The Artist (Michel Hazanavicius, 2011): France

Reviewed by Brittany Carr. Viewed at AFI Fest 2011.

The most beautiful silent film I have ever viewed. The Artist is a black and white, straight up silent film. It was the first of its kind, to be a feature film with this much publicity in at least 70 years.

I was completely surprised to hear that there was going to be a silent film at the festival, let alone a big feature silent film. Jean Dujardin plays George Valentin, a famous silent film star,and Berenice Bejo plays Peppy Miller, a young woman yearning to be in the film industry. Beginning in 1927, during a red carpet premiere, Peppy drops her autograph book behind the crowd lines and in tern she is pushed into George in front of photographers. And this is where it all begins. From this point in the film, everything changes; Peppy gets the role of an extra in Georges film and is dancing in his arms in one scene, and on her way to bigger roles in bigger movies after George’s advice to be “the one who stands out.”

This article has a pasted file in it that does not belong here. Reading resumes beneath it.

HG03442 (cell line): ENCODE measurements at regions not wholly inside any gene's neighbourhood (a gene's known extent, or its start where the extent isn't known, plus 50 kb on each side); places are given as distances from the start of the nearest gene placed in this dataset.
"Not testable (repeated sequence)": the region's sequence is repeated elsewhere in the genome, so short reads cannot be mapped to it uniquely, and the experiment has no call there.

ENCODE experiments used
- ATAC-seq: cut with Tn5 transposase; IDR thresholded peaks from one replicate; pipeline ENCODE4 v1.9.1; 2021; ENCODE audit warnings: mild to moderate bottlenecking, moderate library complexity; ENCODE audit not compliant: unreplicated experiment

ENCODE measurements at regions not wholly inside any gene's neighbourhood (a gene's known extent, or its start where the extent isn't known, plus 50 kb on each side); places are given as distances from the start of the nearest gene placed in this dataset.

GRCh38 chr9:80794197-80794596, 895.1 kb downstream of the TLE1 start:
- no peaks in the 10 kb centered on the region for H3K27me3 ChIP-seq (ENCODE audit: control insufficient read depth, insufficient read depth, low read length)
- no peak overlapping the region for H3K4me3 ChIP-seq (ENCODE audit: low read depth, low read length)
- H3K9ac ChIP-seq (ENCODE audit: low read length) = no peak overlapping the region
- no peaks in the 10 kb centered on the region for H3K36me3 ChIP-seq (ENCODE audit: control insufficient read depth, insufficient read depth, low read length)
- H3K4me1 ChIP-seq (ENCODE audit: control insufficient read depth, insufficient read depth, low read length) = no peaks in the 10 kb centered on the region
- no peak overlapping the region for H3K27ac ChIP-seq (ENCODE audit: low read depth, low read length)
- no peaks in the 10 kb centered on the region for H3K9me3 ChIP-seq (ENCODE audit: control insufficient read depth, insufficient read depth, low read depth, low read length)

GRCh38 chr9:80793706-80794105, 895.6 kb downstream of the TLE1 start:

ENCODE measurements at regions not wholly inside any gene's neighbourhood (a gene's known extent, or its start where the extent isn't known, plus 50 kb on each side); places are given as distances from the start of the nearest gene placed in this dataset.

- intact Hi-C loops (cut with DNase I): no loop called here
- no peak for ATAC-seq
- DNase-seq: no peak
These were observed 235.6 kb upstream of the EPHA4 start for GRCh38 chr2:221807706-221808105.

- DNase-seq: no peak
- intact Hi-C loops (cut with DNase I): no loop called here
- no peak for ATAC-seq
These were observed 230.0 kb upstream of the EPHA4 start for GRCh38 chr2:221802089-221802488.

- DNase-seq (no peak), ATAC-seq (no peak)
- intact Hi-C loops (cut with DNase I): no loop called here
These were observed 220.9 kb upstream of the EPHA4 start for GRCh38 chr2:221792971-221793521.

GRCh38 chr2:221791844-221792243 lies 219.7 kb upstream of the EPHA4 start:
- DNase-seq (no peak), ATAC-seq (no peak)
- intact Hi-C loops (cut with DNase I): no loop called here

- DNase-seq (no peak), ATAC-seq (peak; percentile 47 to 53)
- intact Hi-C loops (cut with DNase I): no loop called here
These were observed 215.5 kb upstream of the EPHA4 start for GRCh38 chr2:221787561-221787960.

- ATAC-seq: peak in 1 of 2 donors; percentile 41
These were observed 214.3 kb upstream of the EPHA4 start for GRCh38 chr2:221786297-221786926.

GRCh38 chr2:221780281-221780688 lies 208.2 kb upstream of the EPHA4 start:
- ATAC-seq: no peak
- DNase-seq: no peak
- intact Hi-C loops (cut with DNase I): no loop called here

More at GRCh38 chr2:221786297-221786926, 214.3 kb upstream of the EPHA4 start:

After his film with Peppy, George gets a reality check. The silent film movies are over, and the talkies were here to stay. The Artist is really about the struggle that silent film actors had when the industry changed to the talkies, and how many silent film stars were out of a job. George has a hard time dealing with the lack of silent films, as if they are extinct, and for a good majority of the film he is seen sulking in his tiny apartment instead of attempting to make a name for himself in the talkie film industry.

Michel Hazanavicius brought the silent film era back to life. It was a cinematic beauty, and his use of the camera was perfect, he used direct frontal shots, panning horizontal shots, but nothing too fancy to keep true to the silent film era. Hazanvicius tried to reproduce some of the older fabrics and costumes from the late 20’s, and keeping the costumes as vintage looking as possible. The costumes were perfect, they looked like they had been pulled from a thrift shop and had been freshened up for the film’s old school glamor.

I highly recommend this film, with the fantastic soundtrack and camera work, the audience was able to really focus on the actors faces without relying on their voices  and the tone to tell you what is going on in the scene. That aspect I really came to respect, at first I was annoyed because I was so use to speaking movies, but it was refreshing to see a silent film that made you think about what you were actually seeing.

 

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